Most of us don't give much thought as to where the words that we use every day actually come from. When it comes to computing, many of them are terms that we are accustomed to using in our day to day lives. However, their meanings can often be very different. Here are five tech words that used to have very different meanings.
Web browsers are what we use to navigate the internet. The name, unsurprisingly, comes from the verb to browse. Before the internet was a thing, all our browsing had to be done manually. From store shelves to libraries, people would visit places just to pass the time. While they were there, they would browse whatever was available.
That concept probably seems almost alien today, now that we always have smartphones around to keep us entertained. The term browser obviously predates the time at which we had the internet literally in our pocket, but even before that people would stay at home and browse the internet where they would previously have gone out and browsed a shop.
At even earlier points of human history, browsing would have been done outside in nature. People would have gone out to the local area, just taking in the sights on offer.
In fact, the root of the word browse from which the term browser is derived is the French brouts. Until the nineteenth century, the word browse was applied to foragers and wasn't used in any other context. However, during the 19th century, people began to use the term to refer to other types of wandering and searching. From here, it evolved into its modern usage.
The term proxy is one that we still use fairly regularly in its original context. The word is derived from an old Middle English word for procuration. A proxy is someone who acts in the interests of another person. For example, many countries in the world allow proxy voting. This is where those who are physically unable to vote themselves elect someone else to do it for them.
Proxies are usually acting at the behest of the person whom they are representing, but this is not always the case.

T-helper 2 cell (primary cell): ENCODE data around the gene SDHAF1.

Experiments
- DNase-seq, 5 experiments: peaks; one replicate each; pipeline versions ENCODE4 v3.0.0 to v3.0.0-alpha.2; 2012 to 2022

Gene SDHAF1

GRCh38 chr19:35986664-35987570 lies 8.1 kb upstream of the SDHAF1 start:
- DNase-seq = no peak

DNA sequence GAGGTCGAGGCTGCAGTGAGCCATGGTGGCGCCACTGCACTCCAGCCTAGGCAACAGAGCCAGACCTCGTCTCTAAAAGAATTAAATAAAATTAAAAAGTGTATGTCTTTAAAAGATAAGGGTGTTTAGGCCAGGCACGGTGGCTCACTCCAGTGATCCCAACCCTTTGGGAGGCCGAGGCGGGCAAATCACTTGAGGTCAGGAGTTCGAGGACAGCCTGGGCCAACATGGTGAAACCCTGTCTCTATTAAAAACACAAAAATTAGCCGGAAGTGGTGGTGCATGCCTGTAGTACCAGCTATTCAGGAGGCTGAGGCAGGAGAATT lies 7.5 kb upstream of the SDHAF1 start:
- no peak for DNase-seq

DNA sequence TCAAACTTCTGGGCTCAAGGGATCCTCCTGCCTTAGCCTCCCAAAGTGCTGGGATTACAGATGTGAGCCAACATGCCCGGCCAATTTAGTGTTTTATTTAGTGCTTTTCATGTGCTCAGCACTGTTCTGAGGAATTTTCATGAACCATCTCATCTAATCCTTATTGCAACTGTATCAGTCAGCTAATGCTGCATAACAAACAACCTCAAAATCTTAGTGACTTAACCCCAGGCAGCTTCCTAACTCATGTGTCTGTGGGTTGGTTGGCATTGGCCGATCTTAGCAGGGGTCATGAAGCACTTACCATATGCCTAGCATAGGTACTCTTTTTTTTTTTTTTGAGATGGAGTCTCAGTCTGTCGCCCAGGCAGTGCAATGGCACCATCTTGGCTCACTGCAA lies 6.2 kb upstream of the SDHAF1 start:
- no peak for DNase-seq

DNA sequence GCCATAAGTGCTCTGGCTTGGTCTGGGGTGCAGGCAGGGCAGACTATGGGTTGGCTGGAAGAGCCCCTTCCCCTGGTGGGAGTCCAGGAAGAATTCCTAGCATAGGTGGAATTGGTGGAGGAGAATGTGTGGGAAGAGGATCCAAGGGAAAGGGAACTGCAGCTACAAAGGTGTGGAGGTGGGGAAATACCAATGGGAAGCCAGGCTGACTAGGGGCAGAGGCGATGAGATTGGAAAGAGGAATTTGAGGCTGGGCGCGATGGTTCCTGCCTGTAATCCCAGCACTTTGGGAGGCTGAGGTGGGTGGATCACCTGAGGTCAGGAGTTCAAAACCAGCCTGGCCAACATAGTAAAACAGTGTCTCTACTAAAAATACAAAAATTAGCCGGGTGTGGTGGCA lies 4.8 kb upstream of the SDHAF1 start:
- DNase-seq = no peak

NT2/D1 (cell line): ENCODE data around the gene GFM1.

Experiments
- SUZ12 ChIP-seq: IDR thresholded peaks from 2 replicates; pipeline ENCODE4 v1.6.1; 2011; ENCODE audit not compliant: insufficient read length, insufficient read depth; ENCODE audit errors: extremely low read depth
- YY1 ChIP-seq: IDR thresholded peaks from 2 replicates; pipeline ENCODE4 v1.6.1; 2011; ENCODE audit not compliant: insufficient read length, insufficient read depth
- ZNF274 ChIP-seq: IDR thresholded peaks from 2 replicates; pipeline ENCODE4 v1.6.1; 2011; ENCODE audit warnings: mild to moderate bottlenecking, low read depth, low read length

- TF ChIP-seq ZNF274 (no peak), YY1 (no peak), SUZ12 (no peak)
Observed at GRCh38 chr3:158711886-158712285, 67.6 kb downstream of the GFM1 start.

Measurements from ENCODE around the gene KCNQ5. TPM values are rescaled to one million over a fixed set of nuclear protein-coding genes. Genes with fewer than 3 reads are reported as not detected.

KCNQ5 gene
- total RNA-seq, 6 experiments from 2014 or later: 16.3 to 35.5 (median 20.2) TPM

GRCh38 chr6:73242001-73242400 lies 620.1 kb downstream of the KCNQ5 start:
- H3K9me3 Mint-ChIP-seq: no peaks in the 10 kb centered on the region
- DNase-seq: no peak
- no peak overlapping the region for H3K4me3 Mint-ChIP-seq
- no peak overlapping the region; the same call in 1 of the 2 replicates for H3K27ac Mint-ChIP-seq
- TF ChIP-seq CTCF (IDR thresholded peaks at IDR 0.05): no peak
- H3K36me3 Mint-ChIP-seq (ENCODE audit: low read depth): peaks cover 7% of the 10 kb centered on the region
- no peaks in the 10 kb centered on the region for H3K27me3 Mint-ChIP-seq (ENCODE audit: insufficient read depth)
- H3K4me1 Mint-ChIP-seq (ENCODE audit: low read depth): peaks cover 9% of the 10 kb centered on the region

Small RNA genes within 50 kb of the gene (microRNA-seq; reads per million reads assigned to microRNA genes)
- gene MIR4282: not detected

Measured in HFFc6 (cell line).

The way that we use the term proxy in the field of computing is quite similar. Here, a proxy is a server or computer that sits between you and the wider internet. Not all proxies are part of the public internet, but all operate on the same principles.
The purpose of a server is to process requests from users and then fulfill them. In other words, you tell a server what you want, and then the server gets it and brings it back to you. They mimic the role of a server offline. A server is someone who either serves food or drink or sometimes legal proceedings.
Servers at a bar or restaurant will take orders from customers, process them by finding what the customer wants or relaying the information to the chefs, and then bring it to them when the order is ready.
This is more or less exactly what an internet server does, just in digital form. The server provides services to other computers on the network by facilitating their access to files, shared peripherals, and a wider network.
The mouse is an interesting computing term because it is so obviously related to the way that a computer mouse resembles a real mouse. However, while the people that actually created the mouse are reasonably confident that this is the reason, none of them can specifically remember when they decided to name it as such. According to the device’s inventor, he doesn't know why we call it a mouse, and that no one can remember the exact origins anymore. They simply started calling it the mouse in the lab and never stopped.
Spam refers to junk email as well as messages that are deliberately sent repeatedly across the internet. Internet spam takes its name from a Monty Python sketch in which the diner’s menu contained spam with every dish. Before long all the characters are reduced to singing and shouting the word spam over and over again.
The sketch itself was referring to spam as the low quality but cheap meat available throughout Europe. This fits with the generally low quality of spam messages.
Once you understand where all these computing words originate from, they all make perfect sense. Most of the terms we commonly use in computing are derived from everyday words in order to ensure that the subject remains accessible. These are just some of the words whose meaning has shifted with time.